Similarly we need ongoing discussions with government regulators to assure that foods currently being irradiated are compliant.  And, and we must encourage government officials to move forward with approvals for more food products and processes that have been determined safe.  Government oversight must be continued to keep the commercial path clear and credible.
Sometimes there are discussions involving the actual experiences of people having their products irradiated or the experiences of the people irradiating the product.  These are valuable because they provide a map of the path to commercialization.  Unfortunately, these discussions are rare because too often those with the knowledge are too busy irradiating actual product to attend the meeting and their comments are often restricted for proprietary reasons

Good path.  Good discussions.  But wait, there's more!  The "more" is the greatest hurdle in the path to commercialization. Commercial irradiation processing already exists.  There is more discussion on "new and improved" irradiation technologies than discussions on commercialized technology.  Although there will always be improvements with any commercial process, spending all of our time, money and effort on the "future" will not accomplish anything in the present. Too many projects, to commercialize food irradiation, have failed to even begin because they were waiting on an unproven, "new technology".  If these projects had utilized existing technology and existing resources, more foods would currently be irradiated.    
The more we talk, the less food we irradiate.  Words do not kill pathogens, irradiation does. Talk is expensive.
Russell Stein 
Also in the News: Seventh Annual Chapman Phytosanitary Conference (March 21-22, 2016):
Registration is now open for the 2017 Phytosanitary Irradiation Forum.  Please feel free to share this notice with anyone you think might be interested.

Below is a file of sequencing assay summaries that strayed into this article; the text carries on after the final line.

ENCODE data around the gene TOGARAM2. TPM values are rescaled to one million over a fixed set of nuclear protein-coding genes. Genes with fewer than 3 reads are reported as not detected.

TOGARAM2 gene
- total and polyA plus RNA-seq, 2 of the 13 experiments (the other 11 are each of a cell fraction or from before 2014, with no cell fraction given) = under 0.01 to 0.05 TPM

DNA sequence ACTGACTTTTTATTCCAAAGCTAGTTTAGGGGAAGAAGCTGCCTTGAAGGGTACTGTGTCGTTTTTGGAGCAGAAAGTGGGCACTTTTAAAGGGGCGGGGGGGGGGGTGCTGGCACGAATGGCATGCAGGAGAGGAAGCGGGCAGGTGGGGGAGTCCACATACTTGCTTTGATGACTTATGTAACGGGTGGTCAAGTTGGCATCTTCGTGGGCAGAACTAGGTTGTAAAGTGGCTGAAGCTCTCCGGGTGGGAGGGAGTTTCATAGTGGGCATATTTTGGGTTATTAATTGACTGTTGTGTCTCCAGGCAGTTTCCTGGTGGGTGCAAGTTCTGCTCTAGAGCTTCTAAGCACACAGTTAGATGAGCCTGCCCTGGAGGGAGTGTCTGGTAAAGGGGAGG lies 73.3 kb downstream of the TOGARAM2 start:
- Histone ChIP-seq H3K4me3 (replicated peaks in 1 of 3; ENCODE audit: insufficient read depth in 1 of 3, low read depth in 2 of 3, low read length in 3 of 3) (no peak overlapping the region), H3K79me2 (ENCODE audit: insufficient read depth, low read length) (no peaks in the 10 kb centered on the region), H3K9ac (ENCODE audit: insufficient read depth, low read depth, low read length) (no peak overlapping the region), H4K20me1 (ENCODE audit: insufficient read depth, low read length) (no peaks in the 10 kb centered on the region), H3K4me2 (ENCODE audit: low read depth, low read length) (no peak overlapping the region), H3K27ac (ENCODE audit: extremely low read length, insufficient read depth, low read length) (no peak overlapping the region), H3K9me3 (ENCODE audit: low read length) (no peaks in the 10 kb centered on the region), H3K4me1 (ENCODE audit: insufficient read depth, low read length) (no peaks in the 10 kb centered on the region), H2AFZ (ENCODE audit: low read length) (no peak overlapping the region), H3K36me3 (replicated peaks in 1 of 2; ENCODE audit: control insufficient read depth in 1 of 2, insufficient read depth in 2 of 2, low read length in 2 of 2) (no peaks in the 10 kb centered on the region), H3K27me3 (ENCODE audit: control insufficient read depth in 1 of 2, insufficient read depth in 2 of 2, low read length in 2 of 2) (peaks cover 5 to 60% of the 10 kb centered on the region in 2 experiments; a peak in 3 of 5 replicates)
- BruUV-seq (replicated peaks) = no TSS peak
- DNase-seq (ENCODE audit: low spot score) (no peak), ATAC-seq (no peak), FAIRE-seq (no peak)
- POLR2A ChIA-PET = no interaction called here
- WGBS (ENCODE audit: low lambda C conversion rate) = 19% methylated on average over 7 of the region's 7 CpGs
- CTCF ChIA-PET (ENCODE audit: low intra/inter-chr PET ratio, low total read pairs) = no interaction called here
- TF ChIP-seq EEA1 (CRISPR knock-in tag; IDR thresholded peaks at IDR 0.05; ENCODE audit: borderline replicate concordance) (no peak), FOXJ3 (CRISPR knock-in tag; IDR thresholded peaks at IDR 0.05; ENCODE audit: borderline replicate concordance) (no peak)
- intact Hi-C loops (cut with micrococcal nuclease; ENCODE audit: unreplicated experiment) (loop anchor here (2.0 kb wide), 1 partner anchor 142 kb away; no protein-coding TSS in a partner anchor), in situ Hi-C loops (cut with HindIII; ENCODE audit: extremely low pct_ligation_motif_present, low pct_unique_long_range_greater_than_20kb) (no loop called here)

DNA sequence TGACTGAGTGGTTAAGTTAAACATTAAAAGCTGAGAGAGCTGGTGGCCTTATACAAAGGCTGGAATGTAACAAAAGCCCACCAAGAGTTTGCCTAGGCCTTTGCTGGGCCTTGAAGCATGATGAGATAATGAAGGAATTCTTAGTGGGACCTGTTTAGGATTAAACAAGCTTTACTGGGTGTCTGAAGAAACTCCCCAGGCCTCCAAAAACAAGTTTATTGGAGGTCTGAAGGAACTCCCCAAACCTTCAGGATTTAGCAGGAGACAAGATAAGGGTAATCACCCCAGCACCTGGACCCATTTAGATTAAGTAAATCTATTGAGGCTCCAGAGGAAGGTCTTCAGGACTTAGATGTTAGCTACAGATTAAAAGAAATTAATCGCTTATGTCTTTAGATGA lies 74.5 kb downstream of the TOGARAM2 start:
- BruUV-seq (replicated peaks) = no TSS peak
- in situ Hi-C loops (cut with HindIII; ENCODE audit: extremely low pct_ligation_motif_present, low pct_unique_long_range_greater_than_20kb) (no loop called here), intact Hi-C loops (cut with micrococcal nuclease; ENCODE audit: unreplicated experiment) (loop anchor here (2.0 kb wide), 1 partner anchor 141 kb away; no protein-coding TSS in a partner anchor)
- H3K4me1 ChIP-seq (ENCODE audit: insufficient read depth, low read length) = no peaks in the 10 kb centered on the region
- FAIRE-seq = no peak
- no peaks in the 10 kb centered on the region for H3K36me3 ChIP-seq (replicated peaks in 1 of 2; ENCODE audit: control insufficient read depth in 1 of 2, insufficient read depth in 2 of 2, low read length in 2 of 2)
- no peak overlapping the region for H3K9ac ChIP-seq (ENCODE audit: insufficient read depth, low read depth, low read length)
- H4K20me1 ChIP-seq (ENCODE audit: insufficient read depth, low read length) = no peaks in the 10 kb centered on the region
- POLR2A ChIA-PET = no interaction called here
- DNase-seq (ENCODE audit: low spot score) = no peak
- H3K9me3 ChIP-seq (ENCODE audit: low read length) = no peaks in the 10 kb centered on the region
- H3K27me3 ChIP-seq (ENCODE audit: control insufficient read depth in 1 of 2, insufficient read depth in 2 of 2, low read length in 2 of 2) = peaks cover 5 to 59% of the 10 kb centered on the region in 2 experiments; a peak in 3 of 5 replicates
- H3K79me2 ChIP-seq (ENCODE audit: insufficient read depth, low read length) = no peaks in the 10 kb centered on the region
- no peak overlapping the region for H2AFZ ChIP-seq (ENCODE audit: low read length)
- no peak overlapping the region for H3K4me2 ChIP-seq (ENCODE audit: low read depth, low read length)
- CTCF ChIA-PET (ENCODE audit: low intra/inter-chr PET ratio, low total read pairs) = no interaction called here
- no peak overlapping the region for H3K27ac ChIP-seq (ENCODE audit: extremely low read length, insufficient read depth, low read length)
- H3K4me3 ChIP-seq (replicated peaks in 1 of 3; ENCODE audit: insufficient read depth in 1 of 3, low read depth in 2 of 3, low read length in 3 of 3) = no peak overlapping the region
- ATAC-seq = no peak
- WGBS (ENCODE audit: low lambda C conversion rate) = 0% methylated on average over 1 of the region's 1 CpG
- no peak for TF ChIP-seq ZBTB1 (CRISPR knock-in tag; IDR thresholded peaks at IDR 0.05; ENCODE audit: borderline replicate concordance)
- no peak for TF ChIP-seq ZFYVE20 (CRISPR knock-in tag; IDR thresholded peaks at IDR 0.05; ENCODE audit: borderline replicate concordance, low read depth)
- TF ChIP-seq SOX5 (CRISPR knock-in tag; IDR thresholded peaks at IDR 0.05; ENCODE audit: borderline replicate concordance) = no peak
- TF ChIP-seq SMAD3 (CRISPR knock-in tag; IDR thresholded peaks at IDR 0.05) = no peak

Many thanks to Gold sponsor, Mevex, silver sponsors, Steritech and CGN Dasheng, and Bronze sponsor, IBA, for supporting this forum.   We look forward to seeing you at Chapman in March. Sponsored by Chapman University, the USDA and the FAO/IAEC. Registration is $100.

First-ever Australia lychee shipment to US; Fresh Fruit Portal (November 24, 2016):
Australia is gearing up to ship irradiated lychees to the USA.
The first ever shipment of Australian lithcis to the U.S. market is likely to take place this season, despite export protocols being received a couple of years ago. 

Australian Lychee Growers Association president Derek Foley told the registration of chemicals in both countries had been the industry's final hurdle. {The lychees will be irradiated}.

"We've had the protocol for about two years now - us and the mango industry were coupled together - but our biggest single issue has been the chemicals registered for us," he said. "There's a different set of chemicals registered in the U.S. because they've got their own market in Florida, and lining up those chemicals has been the issue."

However, Foley said the problems had been resolved this year. In May, U.S. authorities registered an insecticide that had been used in Australia for mite control, and in early November the Australian Pesticides and Veterinary Medicines Authority (APVMA) registered a pesticide called Switch used to combat pepper spot.

"So we're finally getting there and there's a very good chance we will get fruit into the U.S. this year with those two aspects tidied up. We live in hope," he said.
All Australian litchi exports are all made via airfreight due to the tropical fruit's high perishability, and the industry has irradiation protocols for the U.S.

In terms of market prospects, Foley said the litchi sector would likely follow along a similar path to the mango industry and build up volumes gradually. "We'll start off slowly gauging the reaction. There's lots of negotiating with things like prices - that's what makes it worthwhile," he said, adding the exchange rate was 'quite favorable' for shippers.